5. Some fabrics will revert to being ‘true’ after being washed, with a bit of care being taken in the pressing process.  But often that is not the case.  Try tugging gently across the bias of the full piece before cutting, to see if you can better align the fabric.  Don’t panic if you can’t.  When fabric is deeply distorted, and cannot be ‘trued,’ care must be taken when cutting your pieces. Try to cut on the straight grain whenever possible.
  6. Blue Plaid FabricYarn-dyed plaids or stripes, like homespuns, and some shirtings and flannel plaids, clearly show the grain of the fabric.  On a yarn-dyed plaid, the color is the same on both sides of the fabric as the actual threads are dyed before weaving.  They may come off the bolt in the store with the grain skewed, however, just as other fabrics do.  At the store, as the clerk to open the fold and cut along one line of the plaid pattern, to ensure that you are getting it cut ‘true.’  If they do not understand, talk to a manager.  As customers, we have the right to request this, even at the big-box fabric stores.
  7. Printed plaids and stripes may or may not be straight on the grain.  These are printed on one side, the fabric back will not be the same as the front. You may find it useful to buy a few extra inches of fabric when the plaid or stripes wander across the grain.  (A quarter-yard cut of a printed plaid that has a three-inch repeat may only give you two usable repeats if it is far off-grain.) Take a close look before buying, if the stripes clearly wander across the threads and do not align, you will have to cut off-grain to get the stripes straight in your quilt.  When using small pieces, that may be just fine, but if you are planning on stripes for a long border run, being off-grain will lessen the stability of your quilt, and may distort as you sew.  If you are committed to using it, cut the fabric so the plaid or stripe looks right.  To minimize distortion, you can starch the fabric before cutting, or at least starch the pieces after cutting.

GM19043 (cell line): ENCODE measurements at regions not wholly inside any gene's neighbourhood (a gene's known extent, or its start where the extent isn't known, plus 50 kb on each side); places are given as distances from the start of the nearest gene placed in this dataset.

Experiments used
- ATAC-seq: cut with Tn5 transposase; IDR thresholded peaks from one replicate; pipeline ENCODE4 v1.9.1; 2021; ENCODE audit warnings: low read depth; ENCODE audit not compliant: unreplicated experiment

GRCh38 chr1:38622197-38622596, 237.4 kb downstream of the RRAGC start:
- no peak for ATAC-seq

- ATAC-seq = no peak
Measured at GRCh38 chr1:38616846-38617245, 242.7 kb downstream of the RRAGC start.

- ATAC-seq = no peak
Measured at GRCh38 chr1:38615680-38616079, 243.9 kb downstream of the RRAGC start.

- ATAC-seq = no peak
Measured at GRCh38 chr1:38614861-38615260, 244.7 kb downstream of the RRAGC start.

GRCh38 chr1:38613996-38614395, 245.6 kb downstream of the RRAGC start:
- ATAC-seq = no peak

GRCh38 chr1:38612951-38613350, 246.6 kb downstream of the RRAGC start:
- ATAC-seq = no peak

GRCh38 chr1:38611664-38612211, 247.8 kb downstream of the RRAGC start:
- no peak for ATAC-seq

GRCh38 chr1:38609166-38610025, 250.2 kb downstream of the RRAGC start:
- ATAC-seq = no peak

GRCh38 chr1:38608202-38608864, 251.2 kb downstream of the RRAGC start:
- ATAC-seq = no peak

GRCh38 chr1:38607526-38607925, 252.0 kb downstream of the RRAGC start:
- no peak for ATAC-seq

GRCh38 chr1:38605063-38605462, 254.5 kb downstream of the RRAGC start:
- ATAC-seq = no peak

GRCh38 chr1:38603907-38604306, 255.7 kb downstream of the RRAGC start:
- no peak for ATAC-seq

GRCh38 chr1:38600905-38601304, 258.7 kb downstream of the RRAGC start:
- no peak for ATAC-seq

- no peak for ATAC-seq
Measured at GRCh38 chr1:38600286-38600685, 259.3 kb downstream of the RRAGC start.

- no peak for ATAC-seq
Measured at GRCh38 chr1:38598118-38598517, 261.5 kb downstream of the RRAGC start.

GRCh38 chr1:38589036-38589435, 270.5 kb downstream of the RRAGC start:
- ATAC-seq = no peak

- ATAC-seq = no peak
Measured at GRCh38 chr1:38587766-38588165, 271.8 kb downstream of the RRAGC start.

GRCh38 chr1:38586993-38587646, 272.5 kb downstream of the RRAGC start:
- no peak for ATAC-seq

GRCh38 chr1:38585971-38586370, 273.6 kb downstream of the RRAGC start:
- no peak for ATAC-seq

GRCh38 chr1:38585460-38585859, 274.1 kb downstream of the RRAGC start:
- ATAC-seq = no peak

8. There was a time when many shops used a “pulled thread” method to ensure a straight cut.  This meant that they used a pin to help them remove one thread on the cross-grain at the desired cutting point.  The gap left was used as a cutting line. It works really well, but is a bit tedious and rarely done now.  People also used to tear fabric.  While tearing does mean that you are getting on the straight grain, it distorts the fabric considerably and should not be done on quilting fabric.
  9. Fussy-cut two-inch squares.

    These fussy-cut two-inch squares are all a bit off-grain, so the critters are in the middle.

    Feel free to go off-grain when you fussy-cut pieces, like centering a cute cat for a square in an I-Spy quilt.  It will help if you make sure the pieces that your fussy-cut square will be attached to are cut squarely on-grain.  If your quilt requires many off-grain pieces next to each other, good choices in batting, backing, and quilting can help to improve stability in the finished quilt.
  10. Starch can be your friend, especially when working with triangles and other off-grain seams.  Be sure that all pieces are lightly starched before assembling your quilt block.  That way the bias-edge will be less likely to distort as you stitch.  Careful pinning can also help, as well as taking care not to pull on the fabric as it passes under the pressure foot.

There are several other good sites to learn more about the grain of quilting fabrics. You may find these helpful:

Please take a minute to share your own experiences or tips about how to best use fabric grain in quilting.  After all, quilting is a learning experience, and we are all still learning!
Needle and thread line copyright The Curious Quilter at WordPress dot com
©2011, The Curious Quilter, thecuriousquilter.net, maryeoriginals.com.


About thecuriousquilter

Quilter, sewer, writer, gardener, mother, sister, friend, always learning, always curious.
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3 Responses to Quilting Trivia: Ten Tidbits About Fabric Grain

  1. Great information! Thank you for sharing. I know I rely on the weft stretch, maybe more than I should, to make my piecing look good. I can pull and push to get the points to line up. It makes me sad when I run into a warp piece at the wrong time and can’t take advantage of the movement to correct minor errors.

  2. Martin says:

    I would never go “off grain!” LOL yeah right…

    But I once sashed a set of blocks without paying attention to the grain when I cut the sashing. It was random, and the blocks never laid flat, despite how heavily I quilted them. I learned the hard way.

  3. Very useful information, I believed that but now I’m more sure about it. Thanks!